Does a diet high or low in fat influence the oxidation potential of VLDL, LDL and HDL subfractions?

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Background and aims
High-fat diets have become increasingly popular for weight-loss, but their effect on the oxidation potential of lipoprotein subfractions has not been studied. Therefore, this study compared the effects of high-fat vs. low-fat weight reduction diets on this parameter.

Methods and results
Very-low, low- and high-density lipoprotein (VLDL, LDL & HDL) subfractions were isolated by rapid ultracentrifugation from 24-overweight/obese subjects randomised to a high- or low-fat diet. The lipoprotein subfractions were assessed for oxidation potential by measuring conjugated diene (CD) production and time at half maximum. We found a significant between-group difference in oxidation potential. Specifically, a high-fat diet led to increased CD production in VLDLA–D and HDL2&3, and a prolongation of time at half maximum. Within-group differences found that CDs increased in VLDLA&D, LDLI–III and HDL2&3 in the high-fat group and fell in VLDLA–C and HDL2&3 and increased in LDLI&II, in the low-fat group. Furthermore, following both diets all lipoprotein subfractions, except LDLII in the low-fat group, were protected against oxidation.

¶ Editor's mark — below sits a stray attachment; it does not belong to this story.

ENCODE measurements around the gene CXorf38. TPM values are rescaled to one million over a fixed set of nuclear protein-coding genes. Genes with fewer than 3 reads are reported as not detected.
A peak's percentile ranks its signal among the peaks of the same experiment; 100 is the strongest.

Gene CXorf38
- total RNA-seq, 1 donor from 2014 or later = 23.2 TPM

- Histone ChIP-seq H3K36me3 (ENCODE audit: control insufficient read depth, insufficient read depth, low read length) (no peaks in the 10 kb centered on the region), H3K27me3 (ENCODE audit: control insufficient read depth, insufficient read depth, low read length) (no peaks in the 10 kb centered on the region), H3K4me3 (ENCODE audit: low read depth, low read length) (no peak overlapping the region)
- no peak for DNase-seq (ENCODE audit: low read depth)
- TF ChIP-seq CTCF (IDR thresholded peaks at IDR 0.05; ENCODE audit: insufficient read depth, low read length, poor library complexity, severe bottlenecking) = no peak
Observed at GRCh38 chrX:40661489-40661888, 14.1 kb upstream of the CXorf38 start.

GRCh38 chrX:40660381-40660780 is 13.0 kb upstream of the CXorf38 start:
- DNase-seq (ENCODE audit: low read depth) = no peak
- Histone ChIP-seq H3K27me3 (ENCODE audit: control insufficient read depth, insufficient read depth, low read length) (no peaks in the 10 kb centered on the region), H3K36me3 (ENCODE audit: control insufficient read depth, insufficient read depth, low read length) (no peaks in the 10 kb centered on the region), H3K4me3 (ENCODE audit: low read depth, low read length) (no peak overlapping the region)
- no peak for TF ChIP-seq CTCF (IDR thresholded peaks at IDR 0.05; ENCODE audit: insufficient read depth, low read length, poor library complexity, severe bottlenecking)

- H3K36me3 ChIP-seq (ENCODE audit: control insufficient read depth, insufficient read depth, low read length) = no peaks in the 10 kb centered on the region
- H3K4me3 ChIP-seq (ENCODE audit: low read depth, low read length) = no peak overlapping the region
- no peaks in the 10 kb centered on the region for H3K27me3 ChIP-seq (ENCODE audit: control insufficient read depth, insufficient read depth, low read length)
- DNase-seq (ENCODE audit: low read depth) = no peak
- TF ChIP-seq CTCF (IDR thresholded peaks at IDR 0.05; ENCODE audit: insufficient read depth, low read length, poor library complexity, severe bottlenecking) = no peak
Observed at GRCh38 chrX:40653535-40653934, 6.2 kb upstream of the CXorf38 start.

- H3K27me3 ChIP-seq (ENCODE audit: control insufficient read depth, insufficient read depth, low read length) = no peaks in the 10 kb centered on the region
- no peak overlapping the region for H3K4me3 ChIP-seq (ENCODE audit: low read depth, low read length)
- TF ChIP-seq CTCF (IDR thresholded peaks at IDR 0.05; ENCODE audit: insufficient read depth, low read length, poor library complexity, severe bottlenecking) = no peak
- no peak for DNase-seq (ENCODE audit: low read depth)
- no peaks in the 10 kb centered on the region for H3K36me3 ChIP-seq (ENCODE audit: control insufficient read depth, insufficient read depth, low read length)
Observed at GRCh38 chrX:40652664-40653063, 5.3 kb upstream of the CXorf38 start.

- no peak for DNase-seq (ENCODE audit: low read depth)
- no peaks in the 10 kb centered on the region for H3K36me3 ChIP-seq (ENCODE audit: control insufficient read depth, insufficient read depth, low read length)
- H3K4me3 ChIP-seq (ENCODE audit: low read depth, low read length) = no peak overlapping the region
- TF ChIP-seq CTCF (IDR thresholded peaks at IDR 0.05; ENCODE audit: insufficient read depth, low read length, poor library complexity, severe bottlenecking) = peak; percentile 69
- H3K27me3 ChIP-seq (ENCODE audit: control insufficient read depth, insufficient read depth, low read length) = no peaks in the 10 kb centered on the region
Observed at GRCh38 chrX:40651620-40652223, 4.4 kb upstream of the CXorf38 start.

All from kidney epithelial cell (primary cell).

These results demonstrate that at first glance, a high-fat diet may be indicative of having heart-protective properties. However, this may be erroneous, as although the time for oxidation to occur was prolonged, once this occurred these lipoproteins had the potential to produce significantly more oxidised substrate. Conversely, a low-fat diet may be considered anti-atherogenic, as these subfractions were protected against oxidation and mainly contained fewer oxidised substrate. Thus, increased fat intake may, by increasing the oxidation product within lipoprotein subfractions, increase cardiovascular disease.
Original languageEnglish
Pages (from-to)612-618
Number of pages7
JournalNutrition, Metabolism and Cardiovascular Diseases
Early online date14 Mar 2012
Publication statusPublished (in print/issue) - 1 Jul 2013


  • High-fat/low-fat weight reduction diets
  • VLDL, LDL and HDL oxidation
  • Conjugated dienes


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